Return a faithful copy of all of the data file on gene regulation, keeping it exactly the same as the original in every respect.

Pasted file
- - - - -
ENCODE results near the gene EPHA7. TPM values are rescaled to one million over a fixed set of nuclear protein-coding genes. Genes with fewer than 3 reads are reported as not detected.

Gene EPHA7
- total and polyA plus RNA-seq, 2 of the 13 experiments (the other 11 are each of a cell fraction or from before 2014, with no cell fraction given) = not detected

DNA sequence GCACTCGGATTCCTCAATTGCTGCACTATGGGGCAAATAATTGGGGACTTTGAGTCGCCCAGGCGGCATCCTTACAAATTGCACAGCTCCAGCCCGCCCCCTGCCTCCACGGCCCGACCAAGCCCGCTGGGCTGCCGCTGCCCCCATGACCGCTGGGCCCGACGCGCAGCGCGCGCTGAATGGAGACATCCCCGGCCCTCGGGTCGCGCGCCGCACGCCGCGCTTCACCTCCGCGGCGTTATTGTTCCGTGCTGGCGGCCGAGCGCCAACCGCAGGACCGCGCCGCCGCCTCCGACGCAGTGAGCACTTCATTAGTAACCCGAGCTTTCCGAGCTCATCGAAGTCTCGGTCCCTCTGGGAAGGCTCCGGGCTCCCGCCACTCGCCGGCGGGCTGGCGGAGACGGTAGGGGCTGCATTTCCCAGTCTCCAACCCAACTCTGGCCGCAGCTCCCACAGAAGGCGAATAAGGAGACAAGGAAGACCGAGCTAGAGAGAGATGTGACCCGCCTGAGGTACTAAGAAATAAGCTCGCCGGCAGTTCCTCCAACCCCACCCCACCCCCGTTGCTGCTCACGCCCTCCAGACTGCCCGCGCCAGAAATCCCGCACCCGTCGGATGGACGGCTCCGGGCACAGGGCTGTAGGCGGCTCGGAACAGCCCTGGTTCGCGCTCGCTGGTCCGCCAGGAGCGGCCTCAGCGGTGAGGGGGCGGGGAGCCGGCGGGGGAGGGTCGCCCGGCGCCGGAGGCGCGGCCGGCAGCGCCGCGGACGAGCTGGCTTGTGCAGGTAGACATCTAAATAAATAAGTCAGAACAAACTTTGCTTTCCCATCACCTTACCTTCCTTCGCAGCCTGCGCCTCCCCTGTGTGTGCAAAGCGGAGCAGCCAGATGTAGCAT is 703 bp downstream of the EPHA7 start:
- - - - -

ENCODE results near the gene EPHA7. TPM values are rescaled to one million over a fixed set of nuclear protein-coding genes. Genes with fewer than 3 reads are reported as not detected.

Gene EPHA7
- total and polyA plus RNA-seq, 2 of the 13 experiments (the other 11 are each of a cell fraction or from before 2014, with no cell fraction given) = not detected

DNA sequence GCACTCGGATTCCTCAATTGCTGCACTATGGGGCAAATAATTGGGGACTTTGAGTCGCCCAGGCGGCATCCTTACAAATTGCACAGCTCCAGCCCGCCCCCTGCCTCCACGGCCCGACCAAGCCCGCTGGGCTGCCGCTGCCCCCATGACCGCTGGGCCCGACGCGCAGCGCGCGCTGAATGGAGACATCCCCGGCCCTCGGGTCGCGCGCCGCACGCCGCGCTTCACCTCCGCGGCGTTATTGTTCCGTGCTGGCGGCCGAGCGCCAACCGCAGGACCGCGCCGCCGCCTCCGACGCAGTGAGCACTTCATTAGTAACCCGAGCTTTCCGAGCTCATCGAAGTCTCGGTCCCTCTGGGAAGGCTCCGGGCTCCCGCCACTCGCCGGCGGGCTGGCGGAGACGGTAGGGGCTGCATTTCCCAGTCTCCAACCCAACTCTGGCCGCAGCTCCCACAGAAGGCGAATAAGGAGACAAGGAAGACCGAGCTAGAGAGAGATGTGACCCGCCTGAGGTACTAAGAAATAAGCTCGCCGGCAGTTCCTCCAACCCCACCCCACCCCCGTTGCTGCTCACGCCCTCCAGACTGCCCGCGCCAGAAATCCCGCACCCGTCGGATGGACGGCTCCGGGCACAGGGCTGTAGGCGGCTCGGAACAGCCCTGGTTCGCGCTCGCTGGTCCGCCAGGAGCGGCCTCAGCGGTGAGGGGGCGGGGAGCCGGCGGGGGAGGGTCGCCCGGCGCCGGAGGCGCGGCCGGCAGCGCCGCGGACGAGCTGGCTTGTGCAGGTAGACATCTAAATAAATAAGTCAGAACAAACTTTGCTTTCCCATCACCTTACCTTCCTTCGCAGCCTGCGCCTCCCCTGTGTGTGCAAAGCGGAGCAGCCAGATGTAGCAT is 703 bp downstream of the EPHA7 start: